The Laying on of Hands, the painfully observant account of a memorial service for a masseur to the famous. The Clothes They Stood Up In, the comic tale of an elderly couple's trials after their flat is stripped completely bare. Father! Father! Burning Bright, the savage satire on the family of a dying man who rules over them from his hospital bed. The Lady in the Van, the true story of the eccentric old woman who is invited to live in a homeowner's front garden. She stays there, in her van, for fifteen years. The home is Alan Bennett's. It became a West End hit, starring Maggie Smith.

Like everything Bennett does, these stories are playful, witty and painfully observant of ordinary people's foibles. They all have brilliant twists, are immensely entertaining and highly moral. And all are modern classics.

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    The Habit of Art: A Play

      Alan Bennett
The Habit of Art: A Play

Benjamin Britten, sailing uncomfortably close to the wind with his new opera, Death in Venice, seeks advice from his former collaborator and friend, W. H. Auden. During this imagined meeting, their first in twenty-five years, they are observed and interrupted by, among others, their future biographer and a young man from the local bus station.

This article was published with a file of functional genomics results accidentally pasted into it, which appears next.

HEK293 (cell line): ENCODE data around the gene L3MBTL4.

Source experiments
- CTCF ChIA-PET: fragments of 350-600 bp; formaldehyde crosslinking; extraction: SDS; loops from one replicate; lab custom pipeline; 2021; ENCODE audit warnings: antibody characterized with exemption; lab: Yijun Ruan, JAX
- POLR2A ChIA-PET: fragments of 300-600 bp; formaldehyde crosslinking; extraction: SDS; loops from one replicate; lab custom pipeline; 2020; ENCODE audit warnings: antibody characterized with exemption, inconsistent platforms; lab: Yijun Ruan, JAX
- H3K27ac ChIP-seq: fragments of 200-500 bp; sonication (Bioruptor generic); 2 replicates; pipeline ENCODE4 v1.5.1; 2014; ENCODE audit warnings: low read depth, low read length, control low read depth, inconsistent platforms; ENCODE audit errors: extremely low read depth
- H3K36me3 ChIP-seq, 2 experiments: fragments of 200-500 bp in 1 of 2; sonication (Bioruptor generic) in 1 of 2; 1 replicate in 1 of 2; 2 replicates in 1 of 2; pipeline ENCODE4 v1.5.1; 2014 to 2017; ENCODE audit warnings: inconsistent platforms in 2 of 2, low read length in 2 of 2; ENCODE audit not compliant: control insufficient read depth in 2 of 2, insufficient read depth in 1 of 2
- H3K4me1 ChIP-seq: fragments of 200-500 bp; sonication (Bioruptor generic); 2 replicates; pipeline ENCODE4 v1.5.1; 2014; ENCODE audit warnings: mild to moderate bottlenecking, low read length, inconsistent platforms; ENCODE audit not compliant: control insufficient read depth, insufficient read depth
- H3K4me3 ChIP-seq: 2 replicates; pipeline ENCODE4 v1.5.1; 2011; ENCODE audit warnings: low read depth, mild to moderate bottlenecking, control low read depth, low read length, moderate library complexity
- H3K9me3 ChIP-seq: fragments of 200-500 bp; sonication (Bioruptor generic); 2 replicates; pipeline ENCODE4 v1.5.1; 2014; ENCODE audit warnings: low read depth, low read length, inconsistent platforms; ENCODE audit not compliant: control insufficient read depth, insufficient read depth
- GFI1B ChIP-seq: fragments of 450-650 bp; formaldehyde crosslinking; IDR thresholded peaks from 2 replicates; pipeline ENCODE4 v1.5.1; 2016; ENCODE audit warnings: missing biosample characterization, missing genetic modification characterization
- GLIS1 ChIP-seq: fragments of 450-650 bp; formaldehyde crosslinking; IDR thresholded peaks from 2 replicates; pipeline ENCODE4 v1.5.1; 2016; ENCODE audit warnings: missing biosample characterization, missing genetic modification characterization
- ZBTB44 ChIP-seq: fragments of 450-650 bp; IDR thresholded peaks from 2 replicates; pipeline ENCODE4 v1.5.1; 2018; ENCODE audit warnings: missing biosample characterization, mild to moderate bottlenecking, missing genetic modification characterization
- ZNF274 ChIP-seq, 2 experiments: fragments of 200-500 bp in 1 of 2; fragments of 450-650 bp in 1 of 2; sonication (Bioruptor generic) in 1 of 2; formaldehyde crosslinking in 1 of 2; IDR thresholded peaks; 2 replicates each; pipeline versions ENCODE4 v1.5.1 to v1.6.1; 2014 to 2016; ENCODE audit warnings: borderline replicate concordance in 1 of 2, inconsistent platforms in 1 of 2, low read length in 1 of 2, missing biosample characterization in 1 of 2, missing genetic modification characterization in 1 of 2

Alan Bennett’s new play is as much about the theater as it is about poetry or music. It looks at the unsettling desires of two difficult men, and at the ethics of biography. It reflects on growing old, on creativity and inspiration, and on persisting when all passion’s spent: ultimately, on the habit of art.